My friend Paul is a missionary kid from Peru, which may explain [context for the explanation in next paragraph] his addiction to various and sundry herbs, vitamins and enzymes which he pops before, during and after every meal, to the amusement of Kimberly and me in Ukraine. I told him he needed some of those old-fashioned apothecary jars--you know, the monumental glass containers with heavy cut-glass stoppers, with ancient-sounding Latin names inscribed on the sides--instead of the dozen-plus plastic screw-top bottles which currently litter the floor of his basement digs. That way, he could just scoop samples from selected jars into a mortar and pestle them to powder rather than crunching them like candy between his teeth. If he ever gets married, that will be my wedding gift to the man--his wife will get to select the materials out of which these antique tools are made, but I think she'd appreciate not having to crowd the kitchen counter with unsightly containers. If one has addictions, one should do one's best to infuse them with a romantic aura, a genteel polish, in order for them to be regarded as endearing eccentricities, rather than bizarre manias--thus, pipe smokers have a whole ritual of tobacco-consumption, involving an assortment of peculiar tampers, reamers, stems and aromatic blends that sets them apart from the hoi paloi who merely light up gross-smelling cigarettes, and coffee aficionadoes see to it that their brew is prepared from certain beans, selected and roasted and ground and perked certain ways, served with certain condiments and in certain containers.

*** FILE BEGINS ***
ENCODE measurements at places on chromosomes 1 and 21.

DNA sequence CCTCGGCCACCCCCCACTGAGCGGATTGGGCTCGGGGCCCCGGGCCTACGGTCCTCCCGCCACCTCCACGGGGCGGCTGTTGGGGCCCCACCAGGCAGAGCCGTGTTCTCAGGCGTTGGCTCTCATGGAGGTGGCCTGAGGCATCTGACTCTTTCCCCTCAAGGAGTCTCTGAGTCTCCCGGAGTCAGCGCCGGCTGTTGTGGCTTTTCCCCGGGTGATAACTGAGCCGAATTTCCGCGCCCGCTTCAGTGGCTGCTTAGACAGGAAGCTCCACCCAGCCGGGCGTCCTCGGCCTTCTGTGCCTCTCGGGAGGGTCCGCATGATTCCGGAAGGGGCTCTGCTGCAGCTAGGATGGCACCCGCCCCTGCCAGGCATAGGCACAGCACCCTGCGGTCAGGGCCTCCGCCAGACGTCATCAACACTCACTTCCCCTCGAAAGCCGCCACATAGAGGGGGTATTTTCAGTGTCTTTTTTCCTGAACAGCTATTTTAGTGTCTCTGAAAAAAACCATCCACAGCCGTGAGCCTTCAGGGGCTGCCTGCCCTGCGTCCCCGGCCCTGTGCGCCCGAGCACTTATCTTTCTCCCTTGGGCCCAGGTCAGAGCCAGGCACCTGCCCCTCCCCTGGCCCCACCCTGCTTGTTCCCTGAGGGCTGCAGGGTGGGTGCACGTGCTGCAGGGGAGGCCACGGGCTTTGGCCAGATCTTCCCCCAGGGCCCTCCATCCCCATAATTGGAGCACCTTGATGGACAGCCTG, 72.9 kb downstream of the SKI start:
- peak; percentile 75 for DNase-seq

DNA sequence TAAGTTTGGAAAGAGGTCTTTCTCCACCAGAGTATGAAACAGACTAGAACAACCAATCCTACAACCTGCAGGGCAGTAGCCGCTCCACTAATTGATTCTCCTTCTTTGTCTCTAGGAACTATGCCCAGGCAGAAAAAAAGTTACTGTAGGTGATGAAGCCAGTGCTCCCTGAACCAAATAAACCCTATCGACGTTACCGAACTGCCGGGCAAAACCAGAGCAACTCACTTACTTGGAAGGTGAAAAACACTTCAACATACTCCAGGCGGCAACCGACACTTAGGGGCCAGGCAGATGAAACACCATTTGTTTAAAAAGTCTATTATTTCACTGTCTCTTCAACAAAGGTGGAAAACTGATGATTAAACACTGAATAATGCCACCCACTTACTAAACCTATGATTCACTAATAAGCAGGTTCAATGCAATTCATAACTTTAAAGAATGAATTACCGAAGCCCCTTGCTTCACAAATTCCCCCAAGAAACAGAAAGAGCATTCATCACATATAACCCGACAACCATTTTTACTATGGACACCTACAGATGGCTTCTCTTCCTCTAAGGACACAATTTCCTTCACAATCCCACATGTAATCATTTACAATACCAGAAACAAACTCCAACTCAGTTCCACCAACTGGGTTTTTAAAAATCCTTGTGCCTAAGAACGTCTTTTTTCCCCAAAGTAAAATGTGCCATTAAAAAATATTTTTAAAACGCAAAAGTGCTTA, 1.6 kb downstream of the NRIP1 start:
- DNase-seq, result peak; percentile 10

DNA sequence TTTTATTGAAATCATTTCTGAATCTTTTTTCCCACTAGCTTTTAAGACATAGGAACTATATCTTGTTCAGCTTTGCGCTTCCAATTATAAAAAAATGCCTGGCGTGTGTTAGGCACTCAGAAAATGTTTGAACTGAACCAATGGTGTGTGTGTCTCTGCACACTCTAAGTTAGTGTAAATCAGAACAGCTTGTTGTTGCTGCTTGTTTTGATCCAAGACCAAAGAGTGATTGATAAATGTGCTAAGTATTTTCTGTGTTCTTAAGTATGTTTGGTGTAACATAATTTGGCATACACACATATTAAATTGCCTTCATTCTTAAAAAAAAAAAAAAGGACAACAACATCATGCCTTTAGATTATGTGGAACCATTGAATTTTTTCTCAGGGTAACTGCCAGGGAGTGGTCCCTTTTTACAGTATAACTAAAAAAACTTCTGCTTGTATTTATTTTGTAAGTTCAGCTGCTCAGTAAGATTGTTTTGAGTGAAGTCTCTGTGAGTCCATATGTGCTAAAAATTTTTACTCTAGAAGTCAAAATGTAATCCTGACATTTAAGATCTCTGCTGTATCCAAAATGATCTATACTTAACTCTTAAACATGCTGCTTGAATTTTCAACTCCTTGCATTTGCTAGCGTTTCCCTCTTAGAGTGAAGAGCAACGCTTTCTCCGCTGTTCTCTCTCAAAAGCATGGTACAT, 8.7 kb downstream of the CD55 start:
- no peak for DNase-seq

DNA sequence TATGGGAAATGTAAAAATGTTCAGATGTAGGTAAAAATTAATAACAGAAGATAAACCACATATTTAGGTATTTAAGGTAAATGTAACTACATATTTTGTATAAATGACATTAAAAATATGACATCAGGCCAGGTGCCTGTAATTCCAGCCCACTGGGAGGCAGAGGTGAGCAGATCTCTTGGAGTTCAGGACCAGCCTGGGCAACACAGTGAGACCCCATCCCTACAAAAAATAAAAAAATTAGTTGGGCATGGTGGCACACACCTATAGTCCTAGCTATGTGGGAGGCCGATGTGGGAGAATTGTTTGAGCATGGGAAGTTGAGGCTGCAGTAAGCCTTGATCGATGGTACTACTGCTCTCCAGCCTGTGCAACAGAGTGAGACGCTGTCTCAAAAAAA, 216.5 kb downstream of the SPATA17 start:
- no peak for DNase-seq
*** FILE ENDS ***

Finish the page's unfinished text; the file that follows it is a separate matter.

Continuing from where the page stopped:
Many countries boast exotic ingredients on the national menu (live octopi in parts of southeast Asia, fried grasshoppers in Africa, etc.), but it is Peruvian Frog Juice that was highlighted in the news this morning. "Juice" does not, in this case, mean the animals were milked, like ants milking aphids, but cuisinarted. Apparently this popular potion, which (besides blended frog) contains "three ladles of hot, white bean broth, two generous spoonfuls of honey, raw aloe vera plant and several tablespoons" of the Andean root maca, is supposed to impart (ahem) "vigor", earning it the nickname "Peruvian Viagra," although it's considered good for women, too.